Nine meteorologists from Bolivia, Bosnia and Herzegovina, Kenya, Mongolia, Nepal, Niue Island, Republic of Korea, Tanzania, and Trinidad and Tobago have just completed a training course running on aviation meteorological services organised by the Hong Kong Observatory (HKO).
The course began on July 25 and ended today (July 29).
This is the seventh professional training courses organised by HKO for the World Meteorological Organization (WMO). The recent course on aviation weather services was launched in November, 2004, and repeated this year to meet the overwhelming demand from a number of countries.
Mr Sospeter Muiruri, a participant from Kenya, said he had benefited considerably from the Hong Kong Observatory's experience in the provision of aviation weather services. "I am extremely impressed with the application of advanced technology by the Observatory, in particular the development of the windshear alerting system."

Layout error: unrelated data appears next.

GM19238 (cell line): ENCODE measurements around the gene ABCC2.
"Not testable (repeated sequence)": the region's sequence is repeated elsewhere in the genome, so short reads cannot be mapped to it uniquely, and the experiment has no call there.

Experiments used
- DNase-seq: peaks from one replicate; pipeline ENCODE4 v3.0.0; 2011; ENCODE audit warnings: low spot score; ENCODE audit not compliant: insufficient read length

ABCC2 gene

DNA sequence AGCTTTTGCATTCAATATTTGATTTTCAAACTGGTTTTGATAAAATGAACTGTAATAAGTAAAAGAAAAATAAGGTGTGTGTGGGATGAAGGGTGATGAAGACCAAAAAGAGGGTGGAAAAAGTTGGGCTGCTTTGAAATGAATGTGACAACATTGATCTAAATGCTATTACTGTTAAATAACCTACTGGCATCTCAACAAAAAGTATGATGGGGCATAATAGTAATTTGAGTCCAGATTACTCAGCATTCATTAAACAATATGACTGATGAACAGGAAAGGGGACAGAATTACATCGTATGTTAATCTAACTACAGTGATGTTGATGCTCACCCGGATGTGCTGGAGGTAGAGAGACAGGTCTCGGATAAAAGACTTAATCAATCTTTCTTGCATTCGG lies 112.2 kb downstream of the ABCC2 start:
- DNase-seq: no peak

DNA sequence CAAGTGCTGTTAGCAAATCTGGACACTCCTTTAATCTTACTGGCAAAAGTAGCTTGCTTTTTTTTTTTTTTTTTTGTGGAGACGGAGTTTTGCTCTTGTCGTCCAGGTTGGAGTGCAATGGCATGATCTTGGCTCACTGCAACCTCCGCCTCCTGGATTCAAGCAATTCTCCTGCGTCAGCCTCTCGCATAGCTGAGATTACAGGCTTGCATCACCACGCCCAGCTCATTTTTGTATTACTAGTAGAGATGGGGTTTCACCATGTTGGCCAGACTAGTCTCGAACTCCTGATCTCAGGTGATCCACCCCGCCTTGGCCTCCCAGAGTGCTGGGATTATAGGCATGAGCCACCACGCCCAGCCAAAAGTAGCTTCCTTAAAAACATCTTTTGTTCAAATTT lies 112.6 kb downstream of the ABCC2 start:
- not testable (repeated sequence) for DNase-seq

Scientific Officer of the HKO and one of the lecturers, Mr Chan Sai-tick said the course provided an excellent opportunity for HKO to share its experience with other countries and enhance the development of quality meteorological services for aviation.
In 2002, HKO was one of the first aviation weather services providers in the world awarded the ISO 9001 certification. It also installed at Chek Lap Kok airport the world's first Light Detection and Ranging (LIDAR) system for alerting windshear in fine weather in the same year.
HKO colleagues are also playing key roles in international organisations such as the International Civil Aviation Organisation and WMO. The provision of this training course reflects the recognition of HKO's work by the international meteorological community.
The training course aims at improving aviation meteorological services all over the world. The course participants are expected to take Hong Kong's experience back to their own countries and contribute to the development of their own aviation weather services. This will further enhance flight safety and efficiency around the world.
Participants taking part in Hong Kong Observatory's training course on aviation meteorological services